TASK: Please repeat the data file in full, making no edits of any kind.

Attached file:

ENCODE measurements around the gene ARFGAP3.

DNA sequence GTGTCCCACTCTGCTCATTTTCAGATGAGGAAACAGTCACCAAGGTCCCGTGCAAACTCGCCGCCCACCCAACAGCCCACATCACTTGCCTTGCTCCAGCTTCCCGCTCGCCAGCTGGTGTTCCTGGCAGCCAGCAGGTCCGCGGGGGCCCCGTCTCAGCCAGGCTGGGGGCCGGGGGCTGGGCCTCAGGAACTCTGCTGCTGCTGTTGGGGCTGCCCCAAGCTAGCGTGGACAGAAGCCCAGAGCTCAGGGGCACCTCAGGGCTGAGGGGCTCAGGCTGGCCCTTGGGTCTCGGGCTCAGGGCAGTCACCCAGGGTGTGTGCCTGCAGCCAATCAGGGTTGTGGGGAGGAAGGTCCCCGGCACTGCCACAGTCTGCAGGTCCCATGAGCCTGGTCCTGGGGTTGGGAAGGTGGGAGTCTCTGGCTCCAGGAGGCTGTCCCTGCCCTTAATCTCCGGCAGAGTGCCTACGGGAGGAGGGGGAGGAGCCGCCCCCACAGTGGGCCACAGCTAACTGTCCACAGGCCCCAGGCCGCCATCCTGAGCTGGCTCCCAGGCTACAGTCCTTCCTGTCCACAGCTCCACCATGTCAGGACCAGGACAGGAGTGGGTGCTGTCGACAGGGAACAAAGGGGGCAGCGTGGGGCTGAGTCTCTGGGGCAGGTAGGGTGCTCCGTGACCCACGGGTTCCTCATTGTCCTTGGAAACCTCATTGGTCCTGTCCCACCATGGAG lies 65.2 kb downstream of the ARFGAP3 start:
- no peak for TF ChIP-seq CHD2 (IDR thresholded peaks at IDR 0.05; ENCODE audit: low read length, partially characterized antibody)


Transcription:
ENCODE measurements around the gene ARFGAP3.

DNA sequence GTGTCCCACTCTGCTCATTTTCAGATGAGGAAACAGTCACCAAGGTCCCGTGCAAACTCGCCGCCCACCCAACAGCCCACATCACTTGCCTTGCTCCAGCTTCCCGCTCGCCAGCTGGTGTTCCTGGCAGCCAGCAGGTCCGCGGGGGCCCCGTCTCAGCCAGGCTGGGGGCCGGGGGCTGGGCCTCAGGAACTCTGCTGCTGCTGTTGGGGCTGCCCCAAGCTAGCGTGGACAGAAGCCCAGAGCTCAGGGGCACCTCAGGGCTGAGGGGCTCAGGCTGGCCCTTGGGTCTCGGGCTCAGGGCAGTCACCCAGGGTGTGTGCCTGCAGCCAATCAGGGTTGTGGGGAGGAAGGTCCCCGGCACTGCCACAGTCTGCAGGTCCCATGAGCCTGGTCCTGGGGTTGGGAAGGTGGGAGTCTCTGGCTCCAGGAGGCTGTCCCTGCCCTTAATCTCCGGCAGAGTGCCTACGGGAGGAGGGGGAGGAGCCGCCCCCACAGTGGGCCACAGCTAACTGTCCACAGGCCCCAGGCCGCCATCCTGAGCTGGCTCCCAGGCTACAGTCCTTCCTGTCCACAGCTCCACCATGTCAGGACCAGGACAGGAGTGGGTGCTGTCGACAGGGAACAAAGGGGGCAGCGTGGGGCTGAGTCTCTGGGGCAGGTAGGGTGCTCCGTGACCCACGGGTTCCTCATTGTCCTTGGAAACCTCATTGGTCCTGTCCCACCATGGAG lies 65.2 kb downstream of the ARFGAP3 start:
- no peak for TF ChIP-seq CHD2 (IDR thresholded peaks at IDR 0.05; ENCODE audit: low read length, partially characterized antibody)